Josh Mayer is an activist researcher focusing on Indigenous and Afro-descendant land rights, settler colonialism, and governance in Latin America. Since 2014, he has conducted ethnographic research in the Rama-Kriol Territory, a vast region of southeastern Nicaragua that is legally owned and governed by nine Indigenous and Afro-descendant communities.
Mayer is currently a doctoral candidate in sociocultural anthropology at the University of California, Los Angeles, and a visiting researcher with the Interdisciplinary Social Sciences Institute at the Universidad Centroamericana in Managua, Nicaragua. His dissertation project focuses on the effects of communal land titling on social relations, including governance, territoriality, sovereignty, and political economy. Mayer’s research has been funded by the National Science Foundation, the Social Science Research Council, the Fulbright Program, the UCLA International Institute, and the UCLA Latin American Institute. He has served as an expert witness before the Inter-American Commission on Human Rights and in U.S. political asylum hearings.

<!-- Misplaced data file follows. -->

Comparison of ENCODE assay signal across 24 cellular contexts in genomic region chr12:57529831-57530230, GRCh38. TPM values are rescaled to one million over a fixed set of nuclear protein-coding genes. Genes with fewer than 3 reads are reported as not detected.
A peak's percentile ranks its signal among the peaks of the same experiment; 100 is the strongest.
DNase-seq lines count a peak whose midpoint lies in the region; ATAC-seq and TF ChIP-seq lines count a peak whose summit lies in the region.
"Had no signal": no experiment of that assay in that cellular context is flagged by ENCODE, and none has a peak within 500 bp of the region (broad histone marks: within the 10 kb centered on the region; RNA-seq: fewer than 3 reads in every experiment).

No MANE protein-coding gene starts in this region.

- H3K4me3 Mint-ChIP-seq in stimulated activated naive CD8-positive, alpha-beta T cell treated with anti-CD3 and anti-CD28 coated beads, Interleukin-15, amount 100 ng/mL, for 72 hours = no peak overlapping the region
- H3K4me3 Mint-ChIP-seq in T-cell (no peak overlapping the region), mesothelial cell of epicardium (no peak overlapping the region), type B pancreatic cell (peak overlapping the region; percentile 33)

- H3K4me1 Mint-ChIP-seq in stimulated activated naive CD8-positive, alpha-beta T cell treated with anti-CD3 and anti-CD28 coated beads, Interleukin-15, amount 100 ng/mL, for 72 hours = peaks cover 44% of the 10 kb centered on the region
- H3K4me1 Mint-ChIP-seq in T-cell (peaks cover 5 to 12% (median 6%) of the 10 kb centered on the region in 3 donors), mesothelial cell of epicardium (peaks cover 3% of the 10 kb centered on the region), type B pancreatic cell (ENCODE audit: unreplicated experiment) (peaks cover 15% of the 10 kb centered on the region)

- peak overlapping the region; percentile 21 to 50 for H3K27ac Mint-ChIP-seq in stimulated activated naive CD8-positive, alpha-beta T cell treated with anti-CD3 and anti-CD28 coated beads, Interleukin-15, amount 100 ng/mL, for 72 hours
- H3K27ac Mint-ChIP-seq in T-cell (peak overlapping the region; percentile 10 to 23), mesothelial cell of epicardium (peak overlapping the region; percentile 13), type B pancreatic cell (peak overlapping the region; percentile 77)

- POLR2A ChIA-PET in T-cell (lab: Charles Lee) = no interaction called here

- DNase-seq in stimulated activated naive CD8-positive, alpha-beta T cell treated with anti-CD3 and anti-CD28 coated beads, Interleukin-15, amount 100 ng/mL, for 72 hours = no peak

Mayer was raised in Portage, Michigan (Anishinaabe Aki), on the ancestral lands of the Bodéwadmi, Odawa, and Ojibwe peoples. He received a bachelor’s degree magna cum laude in political science from Amherst College and a master’s degree in the social sciences from the University of Chicago.